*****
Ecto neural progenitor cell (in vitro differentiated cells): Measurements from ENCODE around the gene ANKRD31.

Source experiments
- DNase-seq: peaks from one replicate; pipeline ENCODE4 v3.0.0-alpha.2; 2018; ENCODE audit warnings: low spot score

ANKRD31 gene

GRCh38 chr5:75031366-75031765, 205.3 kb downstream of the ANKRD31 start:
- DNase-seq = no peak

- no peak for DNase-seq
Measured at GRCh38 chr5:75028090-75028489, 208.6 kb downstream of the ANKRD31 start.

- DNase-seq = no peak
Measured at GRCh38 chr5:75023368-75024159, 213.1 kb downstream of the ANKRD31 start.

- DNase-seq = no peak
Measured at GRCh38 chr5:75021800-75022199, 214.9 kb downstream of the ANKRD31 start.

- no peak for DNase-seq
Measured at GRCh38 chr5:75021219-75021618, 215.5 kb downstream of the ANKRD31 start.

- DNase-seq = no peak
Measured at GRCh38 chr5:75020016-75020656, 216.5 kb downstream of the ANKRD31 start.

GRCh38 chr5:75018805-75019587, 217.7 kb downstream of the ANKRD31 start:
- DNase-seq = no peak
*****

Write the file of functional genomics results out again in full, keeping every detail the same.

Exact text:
Ecto neural progenitor cell (in vitro differentiated cells): Measurements from ENCODE around the gene ANKRD31.

Source experiments
- DNase-seq: peaks from one replicate; pipeline ENCODE4 v3.0.0-alpha.2; 2018; ENCODE audit warnings: low spot score

ANKRD31 gene

GRCh38 chr5:75031366-75031765, 205.3 kb downstream of the ANKRD31 start:
- DNase-seq = no peak

- no peak for DNase-seq
Measured at GRCh38 chr5:75028090-75028489, 208.6 kb downstream of the ANKRD31 start.

- DNase-seq = no peak
Measured at GRCh38 chr5:75023368-75024159, 213.1 kb downstream of the ANKRD31 start.

- DNase-seq = no peak
Measured at GRCh38 chr5:75021800-75022199, 214.9 kb downstream of the ANKRD31 start.

- no peak for DNase-seq
Measured at GRCh38 chr5:75021219-75021618, 215.5 kb downstream of the ANKRD31 start.

- DNase-seq = no peak
Measured at GRCh38 chr5:75020016-75020656, 216.5 kb downstream of the ANKRD31 start.

GRCh38 chr5:75018805-75019587, 217.7 kb downstream of the ANKRD31 start:
- DNase-seq = no peak